In June 1994, Gotbaum became President of The New-York Historical Society, New York's oldest museum and one of the country's most extensive research libraries. When she took over, the Historical Society was closed to the public and on the verge of bankruptcy after years of mismanagement. Betsy Gotbaum rescued the institution from financial collapse, renovated its landmark building, and recalled its collections from various warehouses. In November 2000, she opened the innovative Henry Luce III Center for the Study of American Culture. She also instituted exhibitions, education and public programs for a diverse and ever-increasing audience, leaving the society with a $33 million endowment. She resigned from the Historical Society to run for Public Advocate.
Betsy Gotbaum was elected as Public Advocate in 2001, and reelected in 2005. In both elections, she received more votes than other candidates, including those for mayor or comptroller. She is only the third woman elected to a city-wide post in NYC history.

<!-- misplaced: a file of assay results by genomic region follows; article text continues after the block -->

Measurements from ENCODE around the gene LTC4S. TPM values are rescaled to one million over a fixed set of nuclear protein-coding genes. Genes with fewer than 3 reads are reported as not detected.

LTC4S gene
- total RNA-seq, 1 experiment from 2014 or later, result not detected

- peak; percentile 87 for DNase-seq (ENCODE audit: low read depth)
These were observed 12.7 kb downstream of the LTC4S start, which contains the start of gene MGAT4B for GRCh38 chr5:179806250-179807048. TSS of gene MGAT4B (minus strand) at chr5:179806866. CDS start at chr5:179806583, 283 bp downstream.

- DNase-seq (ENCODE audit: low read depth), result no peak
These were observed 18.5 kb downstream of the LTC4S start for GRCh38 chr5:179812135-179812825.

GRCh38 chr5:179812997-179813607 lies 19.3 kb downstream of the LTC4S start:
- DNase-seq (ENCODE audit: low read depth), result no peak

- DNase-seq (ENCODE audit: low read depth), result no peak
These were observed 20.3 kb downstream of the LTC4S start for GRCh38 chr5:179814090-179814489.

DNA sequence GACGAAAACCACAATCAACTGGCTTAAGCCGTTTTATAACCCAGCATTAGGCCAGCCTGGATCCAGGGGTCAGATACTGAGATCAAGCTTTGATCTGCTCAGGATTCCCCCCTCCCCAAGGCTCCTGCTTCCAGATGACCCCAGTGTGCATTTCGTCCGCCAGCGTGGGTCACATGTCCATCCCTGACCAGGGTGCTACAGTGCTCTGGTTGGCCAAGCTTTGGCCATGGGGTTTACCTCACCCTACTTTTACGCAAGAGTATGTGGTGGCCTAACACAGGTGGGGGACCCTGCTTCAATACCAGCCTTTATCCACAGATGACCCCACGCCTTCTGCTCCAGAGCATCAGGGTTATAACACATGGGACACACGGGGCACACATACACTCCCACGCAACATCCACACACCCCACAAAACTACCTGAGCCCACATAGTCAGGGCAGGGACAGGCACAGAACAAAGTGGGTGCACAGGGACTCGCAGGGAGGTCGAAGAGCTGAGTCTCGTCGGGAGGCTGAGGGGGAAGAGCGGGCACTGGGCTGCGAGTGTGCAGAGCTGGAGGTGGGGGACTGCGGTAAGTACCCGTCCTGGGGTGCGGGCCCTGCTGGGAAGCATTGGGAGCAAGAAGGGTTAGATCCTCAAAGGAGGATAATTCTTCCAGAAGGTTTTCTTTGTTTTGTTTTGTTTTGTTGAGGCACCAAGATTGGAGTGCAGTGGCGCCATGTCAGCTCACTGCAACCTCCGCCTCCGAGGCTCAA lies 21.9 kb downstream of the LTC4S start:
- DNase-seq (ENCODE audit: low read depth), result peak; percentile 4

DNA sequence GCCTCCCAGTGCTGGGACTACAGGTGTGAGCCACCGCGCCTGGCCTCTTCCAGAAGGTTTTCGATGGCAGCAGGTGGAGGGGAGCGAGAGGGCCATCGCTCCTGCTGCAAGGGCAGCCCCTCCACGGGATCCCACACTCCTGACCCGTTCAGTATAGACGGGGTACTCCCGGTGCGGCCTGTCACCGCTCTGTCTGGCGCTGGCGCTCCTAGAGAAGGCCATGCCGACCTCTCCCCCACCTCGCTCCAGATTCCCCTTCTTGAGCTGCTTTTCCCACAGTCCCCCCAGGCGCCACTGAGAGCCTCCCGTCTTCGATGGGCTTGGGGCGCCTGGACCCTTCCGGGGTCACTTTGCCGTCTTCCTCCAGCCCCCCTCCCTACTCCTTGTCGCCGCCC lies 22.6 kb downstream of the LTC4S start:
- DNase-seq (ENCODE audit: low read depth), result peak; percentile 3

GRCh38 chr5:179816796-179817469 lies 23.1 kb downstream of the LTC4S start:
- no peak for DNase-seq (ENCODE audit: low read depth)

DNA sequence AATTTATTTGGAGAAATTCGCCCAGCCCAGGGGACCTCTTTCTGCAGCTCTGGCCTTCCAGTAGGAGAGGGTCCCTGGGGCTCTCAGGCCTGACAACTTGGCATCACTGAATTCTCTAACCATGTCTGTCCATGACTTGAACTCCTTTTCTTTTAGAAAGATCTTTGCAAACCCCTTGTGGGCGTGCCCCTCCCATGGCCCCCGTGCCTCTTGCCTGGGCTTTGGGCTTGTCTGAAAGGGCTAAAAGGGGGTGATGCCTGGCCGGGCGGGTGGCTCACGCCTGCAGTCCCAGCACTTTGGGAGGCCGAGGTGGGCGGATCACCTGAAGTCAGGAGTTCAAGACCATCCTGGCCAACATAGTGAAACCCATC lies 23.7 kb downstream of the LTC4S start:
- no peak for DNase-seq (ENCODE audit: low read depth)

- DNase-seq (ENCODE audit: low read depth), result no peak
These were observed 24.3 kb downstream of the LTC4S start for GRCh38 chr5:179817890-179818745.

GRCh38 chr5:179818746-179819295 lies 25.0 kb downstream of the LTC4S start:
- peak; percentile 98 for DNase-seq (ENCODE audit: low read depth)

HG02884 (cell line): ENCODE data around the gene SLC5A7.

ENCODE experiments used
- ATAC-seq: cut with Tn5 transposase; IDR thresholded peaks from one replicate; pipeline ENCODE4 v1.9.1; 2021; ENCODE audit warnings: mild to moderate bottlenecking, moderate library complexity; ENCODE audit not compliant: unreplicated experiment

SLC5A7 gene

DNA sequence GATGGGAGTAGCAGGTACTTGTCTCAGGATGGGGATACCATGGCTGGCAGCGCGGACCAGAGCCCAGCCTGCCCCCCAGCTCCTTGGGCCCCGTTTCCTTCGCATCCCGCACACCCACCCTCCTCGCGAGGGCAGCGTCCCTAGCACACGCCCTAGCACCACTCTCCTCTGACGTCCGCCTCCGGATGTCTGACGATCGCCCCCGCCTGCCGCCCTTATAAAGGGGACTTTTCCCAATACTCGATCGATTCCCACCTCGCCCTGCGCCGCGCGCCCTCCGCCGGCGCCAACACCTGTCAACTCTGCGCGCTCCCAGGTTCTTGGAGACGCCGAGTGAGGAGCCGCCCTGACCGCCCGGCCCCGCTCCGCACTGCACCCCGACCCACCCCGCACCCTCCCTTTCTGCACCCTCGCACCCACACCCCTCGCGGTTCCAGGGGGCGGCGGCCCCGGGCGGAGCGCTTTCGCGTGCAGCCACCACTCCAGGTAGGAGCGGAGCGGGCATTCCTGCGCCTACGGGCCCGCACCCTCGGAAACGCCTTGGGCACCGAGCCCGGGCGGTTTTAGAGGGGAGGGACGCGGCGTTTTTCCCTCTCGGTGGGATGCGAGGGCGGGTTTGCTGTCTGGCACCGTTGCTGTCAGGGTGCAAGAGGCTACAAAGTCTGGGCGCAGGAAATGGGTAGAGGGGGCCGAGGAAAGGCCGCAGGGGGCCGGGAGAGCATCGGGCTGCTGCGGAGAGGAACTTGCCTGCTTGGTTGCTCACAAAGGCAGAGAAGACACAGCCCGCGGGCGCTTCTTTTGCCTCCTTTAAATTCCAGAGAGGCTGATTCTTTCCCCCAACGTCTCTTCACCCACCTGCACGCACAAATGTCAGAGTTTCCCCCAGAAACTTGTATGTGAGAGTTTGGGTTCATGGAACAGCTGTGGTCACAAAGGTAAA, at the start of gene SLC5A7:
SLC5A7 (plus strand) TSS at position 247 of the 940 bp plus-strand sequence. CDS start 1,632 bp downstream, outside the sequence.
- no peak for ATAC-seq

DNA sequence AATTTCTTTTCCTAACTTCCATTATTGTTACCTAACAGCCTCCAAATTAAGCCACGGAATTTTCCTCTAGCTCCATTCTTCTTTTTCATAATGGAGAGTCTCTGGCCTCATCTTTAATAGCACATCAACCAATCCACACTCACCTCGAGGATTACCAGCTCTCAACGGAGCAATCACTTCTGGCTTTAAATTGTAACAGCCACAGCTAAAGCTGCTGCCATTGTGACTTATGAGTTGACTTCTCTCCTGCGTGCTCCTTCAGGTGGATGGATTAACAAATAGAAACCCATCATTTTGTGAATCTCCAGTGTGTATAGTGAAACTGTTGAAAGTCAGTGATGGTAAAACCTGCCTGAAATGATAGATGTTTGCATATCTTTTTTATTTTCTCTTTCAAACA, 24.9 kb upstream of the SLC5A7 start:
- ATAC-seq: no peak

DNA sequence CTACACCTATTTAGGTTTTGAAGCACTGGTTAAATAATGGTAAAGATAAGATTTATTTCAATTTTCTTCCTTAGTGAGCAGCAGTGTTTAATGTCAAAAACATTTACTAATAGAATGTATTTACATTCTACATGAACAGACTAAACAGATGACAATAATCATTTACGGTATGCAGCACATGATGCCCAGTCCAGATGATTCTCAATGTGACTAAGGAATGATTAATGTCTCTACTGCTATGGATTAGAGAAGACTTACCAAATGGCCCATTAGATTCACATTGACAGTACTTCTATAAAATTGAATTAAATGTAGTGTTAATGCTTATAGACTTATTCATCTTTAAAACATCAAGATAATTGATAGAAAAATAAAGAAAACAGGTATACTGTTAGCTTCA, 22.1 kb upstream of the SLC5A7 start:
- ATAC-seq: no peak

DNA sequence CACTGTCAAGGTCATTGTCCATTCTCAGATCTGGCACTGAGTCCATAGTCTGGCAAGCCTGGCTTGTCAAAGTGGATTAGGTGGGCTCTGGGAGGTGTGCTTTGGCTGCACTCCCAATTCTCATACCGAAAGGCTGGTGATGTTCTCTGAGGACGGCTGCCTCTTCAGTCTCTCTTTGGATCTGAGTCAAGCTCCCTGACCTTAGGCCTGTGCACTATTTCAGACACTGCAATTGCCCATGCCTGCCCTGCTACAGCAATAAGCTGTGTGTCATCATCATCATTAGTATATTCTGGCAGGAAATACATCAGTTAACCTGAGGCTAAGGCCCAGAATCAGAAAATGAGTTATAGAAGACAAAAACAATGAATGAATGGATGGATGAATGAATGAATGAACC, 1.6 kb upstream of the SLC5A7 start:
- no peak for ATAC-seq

Throughout her two terms, she helped tens of thousands of families, seniors, and children solve their problems with city government. Upon taking office, she pledged to focus on five main policy areas—hunger, housing, child welfare, education, and women’s issues—and, over the course of her first four years in office, made important strides in each.
Public Advocate Gotbaum exposed major problems in the special education system, prompting the Department of Education to set aside more money for special needs students. She successfully lobbied to stop the administration from cutting preventive services that help families keep their children out of foster care. Her recommendations led to reforms in the food stamp application process that helped thousands of New York City families put food on their tables. She launched major studies that shed new light on the City’s affordable housing crisis and the provision of government services to survivors of domestic violence.
Throughout her career, Betsy Gotbaum has shown commitment to community service. She has served on the boards of innumerable not-for-profit organizations, including the Community Service Society; The Valley Recreation and Youth Development Program in Harlem; Goodwill Industries; and the Municipal Arts Society. Her best-known talent is her ability to raise funds to support the projects and organizations that are meaningful to her.
After September 11th, Betsy Gotbaum raised $1 million for volunteer ambulance companies whose equipment was destroyed when the World Trade Center collapsed. She also secured funding to purchase bullet-proof vests for Israeli EMT workers and raised $1 million for a corporation dedicated to increasing access to food stamps for all New Yorkers.